Study: Michigan’s public universities outperform peers
Michigan’s 15 public universities are outperforming most peers when it comes to productivity, efficiency and economic impact, according to a study released Thursday by Business Leaders for Michigan.
The business roundtable compiled reports on 30 university metrics, putting them together in its Michigan Performance Tracker for Public Universities. The tool includes data on how much a state invests in public universities, graduation and retention rates, the cost of attendance and degrees awarded in science, technology, engineering and math.
In general, most Michigan universities receive less state funding but produce more degrees and have higher graduation rates then their peers nationally, the study found.
“These outcomes are crucial to the state’s future prosperity,” Doug Rothwell, president and CEO of Business Leaders for Michigan, said in a statement. “We know the jobs of tomorrow are going to require workers with more education.”
Of the 15 Michigan universities highlighted in the study, 12 are better than average at producing graduates with STEM degrees and eight are among the top 20 percent of schools in the country. Ten are delivering more overall degrees than their peer average, with seven of those among the top 20 percent nationally.
As a group, Michigan’s universities rank sixth overall in total degrees produced and fifth nationally for STEM degrees.
According to a Business Leaders for Michigan report on higher education released earlier this month, 70 percent of jobs in Michigan will require an education beyond high school by 2020.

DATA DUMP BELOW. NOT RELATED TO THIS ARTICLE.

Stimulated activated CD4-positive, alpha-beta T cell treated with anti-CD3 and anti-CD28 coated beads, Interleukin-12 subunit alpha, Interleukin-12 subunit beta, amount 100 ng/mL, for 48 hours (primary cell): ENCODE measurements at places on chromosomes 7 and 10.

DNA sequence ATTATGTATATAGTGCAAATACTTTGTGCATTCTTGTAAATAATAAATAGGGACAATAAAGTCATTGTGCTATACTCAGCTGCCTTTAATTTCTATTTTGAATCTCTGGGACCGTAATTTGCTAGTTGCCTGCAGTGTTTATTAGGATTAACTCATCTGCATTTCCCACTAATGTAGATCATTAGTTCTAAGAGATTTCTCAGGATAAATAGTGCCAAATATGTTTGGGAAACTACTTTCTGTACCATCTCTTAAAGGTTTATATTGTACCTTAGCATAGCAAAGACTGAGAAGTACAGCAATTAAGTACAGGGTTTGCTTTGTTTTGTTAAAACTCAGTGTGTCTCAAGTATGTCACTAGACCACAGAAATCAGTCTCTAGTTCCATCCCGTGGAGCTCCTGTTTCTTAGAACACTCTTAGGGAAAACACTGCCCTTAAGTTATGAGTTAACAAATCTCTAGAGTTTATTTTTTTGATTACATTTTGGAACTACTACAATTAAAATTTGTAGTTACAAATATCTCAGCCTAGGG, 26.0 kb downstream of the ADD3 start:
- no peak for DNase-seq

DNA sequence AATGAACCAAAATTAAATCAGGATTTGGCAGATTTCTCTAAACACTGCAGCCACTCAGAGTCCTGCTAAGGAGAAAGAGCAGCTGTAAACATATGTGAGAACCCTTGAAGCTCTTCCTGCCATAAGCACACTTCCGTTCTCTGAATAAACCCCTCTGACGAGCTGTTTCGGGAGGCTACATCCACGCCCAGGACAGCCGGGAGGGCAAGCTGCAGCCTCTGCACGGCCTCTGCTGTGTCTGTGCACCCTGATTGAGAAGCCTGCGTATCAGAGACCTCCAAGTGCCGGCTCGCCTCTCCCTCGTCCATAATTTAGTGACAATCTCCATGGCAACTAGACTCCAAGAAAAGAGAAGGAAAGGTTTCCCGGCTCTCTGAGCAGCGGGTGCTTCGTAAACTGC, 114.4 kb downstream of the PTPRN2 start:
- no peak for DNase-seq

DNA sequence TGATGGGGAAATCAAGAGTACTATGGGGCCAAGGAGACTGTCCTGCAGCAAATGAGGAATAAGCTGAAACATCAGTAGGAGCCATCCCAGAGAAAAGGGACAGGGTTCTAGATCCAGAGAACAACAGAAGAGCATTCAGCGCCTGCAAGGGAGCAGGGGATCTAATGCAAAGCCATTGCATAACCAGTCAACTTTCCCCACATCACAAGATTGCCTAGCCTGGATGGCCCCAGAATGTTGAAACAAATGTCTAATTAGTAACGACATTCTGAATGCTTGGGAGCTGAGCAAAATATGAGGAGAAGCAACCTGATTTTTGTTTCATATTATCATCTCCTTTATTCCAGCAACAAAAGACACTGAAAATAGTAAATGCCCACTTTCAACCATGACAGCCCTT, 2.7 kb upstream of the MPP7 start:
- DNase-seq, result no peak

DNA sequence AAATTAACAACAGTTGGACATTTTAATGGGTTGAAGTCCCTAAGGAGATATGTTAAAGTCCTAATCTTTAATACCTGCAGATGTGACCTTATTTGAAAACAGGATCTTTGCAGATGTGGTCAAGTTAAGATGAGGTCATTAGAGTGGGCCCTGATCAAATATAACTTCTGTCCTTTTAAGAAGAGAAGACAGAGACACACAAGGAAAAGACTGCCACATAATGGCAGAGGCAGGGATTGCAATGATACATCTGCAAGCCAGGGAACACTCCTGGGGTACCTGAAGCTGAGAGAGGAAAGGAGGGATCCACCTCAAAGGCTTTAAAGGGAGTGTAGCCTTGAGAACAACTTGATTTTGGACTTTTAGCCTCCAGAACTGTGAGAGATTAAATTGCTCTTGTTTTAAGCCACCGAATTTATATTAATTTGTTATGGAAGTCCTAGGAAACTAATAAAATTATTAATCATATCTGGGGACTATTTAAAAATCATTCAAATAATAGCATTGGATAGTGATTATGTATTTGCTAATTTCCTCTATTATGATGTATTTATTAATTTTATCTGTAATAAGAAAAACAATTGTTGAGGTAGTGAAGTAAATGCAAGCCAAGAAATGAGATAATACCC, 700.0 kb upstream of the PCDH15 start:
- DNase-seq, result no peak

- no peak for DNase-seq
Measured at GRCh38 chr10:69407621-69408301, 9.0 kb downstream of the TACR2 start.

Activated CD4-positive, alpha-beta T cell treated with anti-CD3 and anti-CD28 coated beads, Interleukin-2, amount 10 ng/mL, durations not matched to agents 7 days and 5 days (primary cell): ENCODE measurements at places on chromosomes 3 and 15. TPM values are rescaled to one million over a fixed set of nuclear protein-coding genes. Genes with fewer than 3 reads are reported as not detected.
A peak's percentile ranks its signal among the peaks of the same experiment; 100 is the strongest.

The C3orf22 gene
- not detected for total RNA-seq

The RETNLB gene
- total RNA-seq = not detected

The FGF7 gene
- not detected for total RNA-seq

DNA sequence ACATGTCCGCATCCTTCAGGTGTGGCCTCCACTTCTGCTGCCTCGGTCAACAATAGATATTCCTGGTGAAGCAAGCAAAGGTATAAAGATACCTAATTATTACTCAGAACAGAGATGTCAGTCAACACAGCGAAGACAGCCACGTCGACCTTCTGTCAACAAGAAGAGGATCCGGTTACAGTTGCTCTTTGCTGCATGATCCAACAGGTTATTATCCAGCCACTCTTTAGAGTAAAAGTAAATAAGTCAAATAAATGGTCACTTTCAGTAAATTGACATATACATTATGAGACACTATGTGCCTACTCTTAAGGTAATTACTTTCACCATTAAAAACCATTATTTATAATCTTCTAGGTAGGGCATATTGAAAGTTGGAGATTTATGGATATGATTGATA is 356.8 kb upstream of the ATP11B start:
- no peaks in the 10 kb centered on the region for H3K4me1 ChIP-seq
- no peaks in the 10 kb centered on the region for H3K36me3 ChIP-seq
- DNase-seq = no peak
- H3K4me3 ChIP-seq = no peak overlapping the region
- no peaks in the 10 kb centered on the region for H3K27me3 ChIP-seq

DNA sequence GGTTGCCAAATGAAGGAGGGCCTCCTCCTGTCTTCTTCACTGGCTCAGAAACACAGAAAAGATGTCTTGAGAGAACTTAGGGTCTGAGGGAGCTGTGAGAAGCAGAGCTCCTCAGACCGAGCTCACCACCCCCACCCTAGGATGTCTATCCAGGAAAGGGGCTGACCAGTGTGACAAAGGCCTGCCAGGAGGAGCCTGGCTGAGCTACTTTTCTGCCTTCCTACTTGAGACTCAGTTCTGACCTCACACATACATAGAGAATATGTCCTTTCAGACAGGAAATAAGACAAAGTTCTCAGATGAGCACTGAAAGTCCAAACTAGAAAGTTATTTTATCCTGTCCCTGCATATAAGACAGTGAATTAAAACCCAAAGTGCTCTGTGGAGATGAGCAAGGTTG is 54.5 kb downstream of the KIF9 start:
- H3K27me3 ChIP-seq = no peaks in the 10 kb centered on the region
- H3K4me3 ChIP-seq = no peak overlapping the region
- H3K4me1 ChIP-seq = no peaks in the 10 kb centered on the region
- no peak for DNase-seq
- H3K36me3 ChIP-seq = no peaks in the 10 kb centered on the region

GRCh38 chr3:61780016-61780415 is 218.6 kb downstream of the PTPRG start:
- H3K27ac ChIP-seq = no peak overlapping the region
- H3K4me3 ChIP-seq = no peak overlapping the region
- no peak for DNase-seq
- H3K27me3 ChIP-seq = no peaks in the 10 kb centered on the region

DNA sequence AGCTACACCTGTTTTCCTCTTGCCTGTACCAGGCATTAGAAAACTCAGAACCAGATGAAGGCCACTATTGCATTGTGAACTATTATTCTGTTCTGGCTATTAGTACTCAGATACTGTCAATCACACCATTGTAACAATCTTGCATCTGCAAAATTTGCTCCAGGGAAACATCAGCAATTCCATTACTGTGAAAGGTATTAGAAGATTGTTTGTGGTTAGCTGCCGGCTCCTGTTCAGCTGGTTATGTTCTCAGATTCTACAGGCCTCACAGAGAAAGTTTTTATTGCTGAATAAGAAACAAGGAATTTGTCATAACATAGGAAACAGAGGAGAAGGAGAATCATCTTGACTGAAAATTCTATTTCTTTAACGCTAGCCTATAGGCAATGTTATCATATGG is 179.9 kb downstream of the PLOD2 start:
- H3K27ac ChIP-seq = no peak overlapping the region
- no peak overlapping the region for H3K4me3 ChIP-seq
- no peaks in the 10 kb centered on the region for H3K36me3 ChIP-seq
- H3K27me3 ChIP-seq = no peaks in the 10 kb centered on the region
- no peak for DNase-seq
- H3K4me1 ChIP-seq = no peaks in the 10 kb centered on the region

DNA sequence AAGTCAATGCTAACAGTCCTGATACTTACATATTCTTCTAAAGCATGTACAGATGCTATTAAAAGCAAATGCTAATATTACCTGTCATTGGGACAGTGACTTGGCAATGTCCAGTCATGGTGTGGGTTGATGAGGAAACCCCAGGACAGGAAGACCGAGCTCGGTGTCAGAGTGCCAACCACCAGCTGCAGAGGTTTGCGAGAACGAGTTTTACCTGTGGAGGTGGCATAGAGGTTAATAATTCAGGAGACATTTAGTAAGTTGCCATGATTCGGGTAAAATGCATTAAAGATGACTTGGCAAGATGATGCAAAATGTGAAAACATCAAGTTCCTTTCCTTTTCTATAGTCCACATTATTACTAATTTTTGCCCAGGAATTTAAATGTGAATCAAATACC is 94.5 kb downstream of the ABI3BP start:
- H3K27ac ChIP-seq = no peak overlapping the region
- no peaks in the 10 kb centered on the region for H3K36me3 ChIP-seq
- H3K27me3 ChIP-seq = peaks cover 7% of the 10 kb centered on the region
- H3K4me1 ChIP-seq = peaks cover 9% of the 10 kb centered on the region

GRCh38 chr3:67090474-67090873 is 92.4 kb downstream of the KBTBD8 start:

“It’s also true that people with knowledge and training beyond high school are more likely to be employed, and stand to earn up to twice as much as those without it,” Rothwell said. “These earnings differences are too significant to be ignored — Michigan needs high-quality, high-value institutions of higher learning if we’re going to stay on track to economic growth.”
Rothwell’s organization released the performance tracking tool two days after Gov. Rick Snyder announced $50 million in grants for community colleges to help the schools boost career technical education and skilled trades training. During his 2016 budget presentation earlier this month, the governor stressed the importance of closing the talent gap and meeting the demand for good-paying jobs that require technical skills.
Snyder proposed boosting funding for these educational and skilled trades programs by 75 percent, including programs for students in high school and younger, post-high school education and for those already in the workforce.
Rothwell said getting a four-year degree is also important for filling jobs.
“Despite this level of need, only 37 percent of Michigan workers currently have an education beyond high school,” Rothwell said. “That’s a lot of ground to be made up in a very short amount of time. The higher education performance tracker is built to help us keep focused on our goal of building a stronger, more educated work force.”
The Business Leaders for Michigan study wasn’t all positive.
A review of the data found that 13 of Michigan’s 15 public universities remain below peer average for state funding and nine are higher than the average cost of attendance nationally.
“The data suggest that Michigan universities are providing a higher level of service and more robust student outcomes, but Michigan students are carrying a larger share of the cost of earning a degree compared to students in other states,” said Rothwell. “We need to support our higher education sector with the dollars they need to be truly competitive.”
The study included data from Central Michigan University, Eastern Michigan University, Ferris State University, Grand Valley State University, Lake Superior State University, Michigan State University, Michigan Technological University, Northern Michigan University, Oakland University, Saginaw Valley State University, University of Michigan-Ann Arbor, University of Michigan-Dearborn, University of Michigan-Flint, Wayne State University and Western Michigan University